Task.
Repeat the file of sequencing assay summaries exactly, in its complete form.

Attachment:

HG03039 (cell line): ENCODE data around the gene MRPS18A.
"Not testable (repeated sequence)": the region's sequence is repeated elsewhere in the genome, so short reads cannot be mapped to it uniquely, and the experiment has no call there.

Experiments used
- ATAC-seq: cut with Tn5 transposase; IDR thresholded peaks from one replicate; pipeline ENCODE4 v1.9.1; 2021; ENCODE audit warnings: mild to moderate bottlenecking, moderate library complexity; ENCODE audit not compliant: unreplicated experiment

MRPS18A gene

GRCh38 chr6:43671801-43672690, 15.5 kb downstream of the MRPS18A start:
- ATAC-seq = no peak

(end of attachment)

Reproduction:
HG03039 (cell line): ENCODE data around the gene MRPS18A.
"Not testable (repeated sequence)": the region's sequence is repeated elsewhere in the genome, so short reads cannot be mapped to it uniquely, and the experiment has no call there.

Experiments used
- ATAC-seq: cut with Tn5 transposase; IDR thresholded peaks from one replicate; pipeline ENCODE4 v1.9.1; 2021; ENCODE audit warnings: mild to moderate bottlenecking, moderate library complexity; ENCODE audit not compliant: unreplicated experiment

MRPS18A gene

GRCh38 chr6:43671801-43672690, 15.5 kb downstream of the MRPS18A start:
- ATAC-seq = no peak